Sen. Devin LeMahieu

State Senate Majority Leader Devin LeMahieu and his GOP caucus took a beating from Democrats during the Senate floor session on Wednesday as the Republicans voted for bills to spend Wisconsin’s share of the American Rescue Plan Act (ARPA) in ways that likely violate the law.

But the intensity of that debate did not appear to faze the Republican leader from Oostburg the following day as he gave subdued, even bland answers to questions on such matters with dispassionate conservative talking points, a stark contrast in style with other state GOP leaders. As is typical of his public persona, he never raised his voice, slung any insults or showed any venom, even when he was asked about relationship issues he has had with Speaker Robin Vos and Gov. Tony Evers.

On Vos: “You come in and you make mistakes and you learn from them. We generally have the same goals in mind and the same priorities.”
On Evers: “We need to get things done for the state of Wisconsin. … My office has reached out to his office at times. I have called him personally at times … but it’s been awhile since we talked.”

It’s difficult to imagine anyone accusing LeMahieu of hyperbole or being too excitable.

The audience watching WisPolitics’ Jeff Mayers interview LeMahieu on a virtual luncheon program got few surprises — with the most newsworthy tidbit being that knowing where his Senate Republicans stand, he does not have enough votes to pass either full or medicinal legalization of marijuana, including his own vote.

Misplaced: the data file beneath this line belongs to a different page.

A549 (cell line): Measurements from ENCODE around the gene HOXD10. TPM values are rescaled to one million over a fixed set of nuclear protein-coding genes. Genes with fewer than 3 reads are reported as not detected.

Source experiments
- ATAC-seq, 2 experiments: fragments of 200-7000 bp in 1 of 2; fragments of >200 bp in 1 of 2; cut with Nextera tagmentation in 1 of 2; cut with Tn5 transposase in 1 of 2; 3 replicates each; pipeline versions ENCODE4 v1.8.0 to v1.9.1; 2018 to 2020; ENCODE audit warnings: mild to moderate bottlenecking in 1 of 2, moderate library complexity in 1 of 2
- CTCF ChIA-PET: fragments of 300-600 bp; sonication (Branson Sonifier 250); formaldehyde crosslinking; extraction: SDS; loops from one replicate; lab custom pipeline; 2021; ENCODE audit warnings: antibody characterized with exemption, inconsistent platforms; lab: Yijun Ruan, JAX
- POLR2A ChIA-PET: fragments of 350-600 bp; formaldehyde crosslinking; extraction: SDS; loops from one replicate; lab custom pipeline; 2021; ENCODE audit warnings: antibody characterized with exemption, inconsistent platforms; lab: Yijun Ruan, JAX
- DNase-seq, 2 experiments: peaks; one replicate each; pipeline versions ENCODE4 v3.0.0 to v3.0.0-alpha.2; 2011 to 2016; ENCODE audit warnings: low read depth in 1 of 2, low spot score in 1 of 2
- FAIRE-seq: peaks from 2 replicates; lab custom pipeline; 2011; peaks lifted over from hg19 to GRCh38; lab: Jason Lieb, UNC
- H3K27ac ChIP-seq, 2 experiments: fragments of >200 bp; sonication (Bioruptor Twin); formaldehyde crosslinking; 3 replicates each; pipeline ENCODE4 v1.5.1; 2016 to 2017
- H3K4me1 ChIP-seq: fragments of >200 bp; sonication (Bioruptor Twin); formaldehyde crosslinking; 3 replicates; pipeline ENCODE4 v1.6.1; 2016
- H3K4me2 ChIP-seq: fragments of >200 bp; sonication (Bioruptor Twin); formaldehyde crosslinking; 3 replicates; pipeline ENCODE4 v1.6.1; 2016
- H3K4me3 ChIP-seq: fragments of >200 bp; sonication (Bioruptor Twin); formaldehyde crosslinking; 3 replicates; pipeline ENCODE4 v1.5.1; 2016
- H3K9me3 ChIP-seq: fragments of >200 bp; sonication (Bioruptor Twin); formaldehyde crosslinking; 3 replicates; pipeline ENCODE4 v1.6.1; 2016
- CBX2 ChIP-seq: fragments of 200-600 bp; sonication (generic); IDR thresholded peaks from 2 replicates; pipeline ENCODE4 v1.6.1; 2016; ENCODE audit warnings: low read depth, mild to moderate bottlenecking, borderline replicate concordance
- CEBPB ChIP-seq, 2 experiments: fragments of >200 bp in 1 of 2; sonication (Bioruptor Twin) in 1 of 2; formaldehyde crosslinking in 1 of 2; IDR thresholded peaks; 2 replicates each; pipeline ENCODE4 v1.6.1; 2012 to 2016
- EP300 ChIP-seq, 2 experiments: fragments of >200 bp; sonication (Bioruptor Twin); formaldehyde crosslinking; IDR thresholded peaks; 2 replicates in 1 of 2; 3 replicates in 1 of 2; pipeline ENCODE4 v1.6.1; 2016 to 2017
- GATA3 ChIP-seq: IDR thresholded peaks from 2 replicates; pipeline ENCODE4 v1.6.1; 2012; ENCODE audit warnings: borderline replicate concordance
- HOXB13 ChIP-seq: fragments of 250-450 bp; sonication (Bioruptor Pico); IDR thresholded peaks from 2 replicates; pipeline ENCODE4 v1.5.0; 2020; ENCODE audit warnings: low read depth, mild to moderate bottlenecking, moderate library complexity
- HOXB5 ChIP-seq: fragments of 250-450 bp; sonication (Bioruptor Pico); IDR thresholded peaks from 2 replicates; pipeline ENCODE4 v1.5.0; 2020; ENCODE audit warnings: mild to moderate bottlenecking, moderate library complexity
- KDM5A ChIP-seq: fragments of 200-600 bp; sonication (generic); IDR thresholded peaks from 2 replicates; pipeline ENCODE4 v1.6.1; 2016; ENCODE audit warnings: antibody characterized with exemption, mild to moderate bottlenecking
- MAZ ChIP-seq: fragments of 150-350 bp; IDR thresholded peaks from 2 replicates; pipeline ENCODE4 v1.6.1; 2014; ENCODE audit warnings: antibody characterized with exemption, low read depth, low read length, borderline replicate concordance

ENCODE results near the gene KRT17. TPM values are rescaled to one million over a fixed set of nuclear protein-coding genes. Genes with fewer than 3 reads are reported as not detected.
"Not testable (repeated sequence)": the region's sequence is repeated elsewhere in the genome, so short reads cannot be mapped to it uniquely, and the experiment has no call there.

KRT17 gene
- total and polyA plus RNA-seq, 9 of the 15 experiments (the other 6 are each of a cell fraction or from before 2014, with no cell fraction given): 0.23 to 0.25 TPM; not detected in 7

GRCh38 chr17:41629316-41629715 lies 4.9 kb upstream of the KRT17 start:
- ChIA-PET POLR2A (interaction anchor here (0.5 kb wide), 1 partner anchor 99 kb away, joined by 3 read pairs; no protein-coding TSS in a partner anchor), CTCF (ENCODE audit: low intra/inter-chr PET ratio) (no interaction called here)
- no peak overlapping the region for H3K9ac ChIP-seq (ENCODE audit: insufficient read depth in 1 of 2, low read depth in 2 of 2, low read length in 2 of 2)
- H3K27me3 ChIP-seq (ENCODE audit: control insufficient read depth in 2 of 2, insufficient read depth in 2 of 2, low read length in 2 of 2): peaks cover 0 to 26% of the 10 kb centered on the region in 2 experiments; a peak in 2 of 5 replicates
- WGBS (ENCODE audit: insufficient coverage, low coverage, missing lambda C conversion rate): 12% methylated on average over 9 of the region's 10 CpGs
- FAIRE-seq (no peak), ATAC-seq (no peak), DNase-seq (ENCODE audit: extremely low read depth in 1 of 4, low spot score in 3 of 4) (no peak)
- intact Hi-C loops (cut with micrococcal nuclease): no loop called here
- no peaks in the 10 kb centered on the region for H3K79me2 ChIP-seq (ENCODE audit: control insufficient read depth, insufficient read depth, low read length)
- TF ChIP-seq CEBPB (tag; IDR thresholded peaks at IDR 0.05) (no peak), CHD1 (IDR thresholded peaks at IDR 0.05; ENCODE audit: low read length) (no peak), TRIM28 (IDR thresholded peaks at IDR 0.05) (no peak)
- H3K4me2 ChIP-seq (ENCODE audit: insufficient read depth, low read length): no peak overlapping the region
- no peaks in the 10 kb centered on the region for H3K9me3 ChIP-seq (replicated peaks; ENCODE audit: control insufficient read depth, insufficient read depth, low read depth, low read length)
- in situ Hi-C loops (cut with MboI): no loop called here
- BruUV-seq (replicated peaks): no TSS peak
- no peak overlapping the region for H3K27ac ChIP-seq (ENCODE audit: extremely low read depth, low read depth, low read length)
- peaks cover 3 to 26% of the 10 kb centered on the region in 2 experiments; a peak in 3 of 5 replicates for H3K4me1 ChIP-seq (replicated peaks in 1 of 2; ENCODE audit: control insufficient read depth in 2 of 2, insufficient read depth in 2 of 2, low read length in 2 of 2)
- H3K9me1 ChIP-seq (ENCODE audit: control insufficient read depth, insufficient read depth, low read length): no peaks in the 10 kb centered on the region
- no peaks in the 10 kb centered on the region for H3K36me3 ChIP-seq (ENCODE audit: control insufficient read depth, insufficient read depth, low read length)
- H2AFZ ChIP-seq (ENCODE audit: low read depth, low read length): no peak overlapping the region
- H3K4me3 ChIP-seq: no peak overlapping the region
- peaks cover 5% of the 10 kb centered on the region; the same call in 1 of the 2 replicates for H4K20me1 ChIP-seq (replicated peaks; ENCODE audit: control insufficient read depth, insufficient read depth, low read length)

“I think it’s somewhat important not to pass laws that are in conflict with the federal government,” LeMahieu, who was first elected to the Senate in 2015, said. He added that employers tell him they are concerned about people being “high on the job,” and he doesn’t want to be a “rogue state.” (At least in this matter; later he offered a different take as one of the few hold-out states against Medicaid expansion.)

Spending hated stimulus money

LeMahieu echoed his GOP colleagues in what Democrats labeled a hypocritical argument: He objects to the federal government spending an “immense” and “reckless” amount of money in the American Rescue Plan Act. But he also wants to spend Wisconsin’s portion of $3.2 billion in the manner Republicans laid out in 11 bills that passed the Senate and Assembly this week, even though the nonpartisan Legislative Fiscal Bureau stated it could result in the vast majority of the money needing to be returned, potentially in violation of forthcoming U.S. Treasury guidelines.

Sen. Jon Erpenbach via Wis Eve
Sen. Jon Erpenbach via Wis Eve

“According to the LFB memo 90% of this money being proposed is possibly on the hook, as in not allowable, can’t do it,” said Sen. Jon Erpenbach (D-West Point) on the Senate floor. Passing bills that promise a tax cut or checks “holds out a false hope” for constituents who will think they might receive money only to become “pretty upset” when it doesn’t come through, he said. Not all the goals laid out are bad, they’re just disingenuous because they are not reality and, Erpenbach added, if Republicans hate ARPA, then reject the money. “I don’t see a piece of legislation here from the Republicans to send the money back to D.C.,” said Erpenbach. “I just don’t think you can have it both ways.”

Sen. Tim Carpenter (D-Milwaukee) went a step further stating the real goal of Republicans’ bills is to be able say Democrats voted against property tax relief in future campaign messages, even if it could never really happen: “Today’s ‘Disneyland Day,’ where a lot of things are make believe.” 

LeMahieu labeled the bills more of a plan, even though if they were signed into law — which is almost certain not to happen under Evers — it would be binding.

Sen. Tim Carpenter | Wisconsin Eye
Sen. Tim Carpenter | Wisconsin Eye

“We think it’s very important that the legislature has a voice in how this $3.2 billion is spent,” LeMahieu said. “Speaker Vos and I sat down together and with both of our respective caucuses and developed a plan, sort of a roadmap if you will, of how we think this money should be spent. That’s sort of the game plan behind what we wanted to do — to show the governor what we thought was responsible use of these funds.”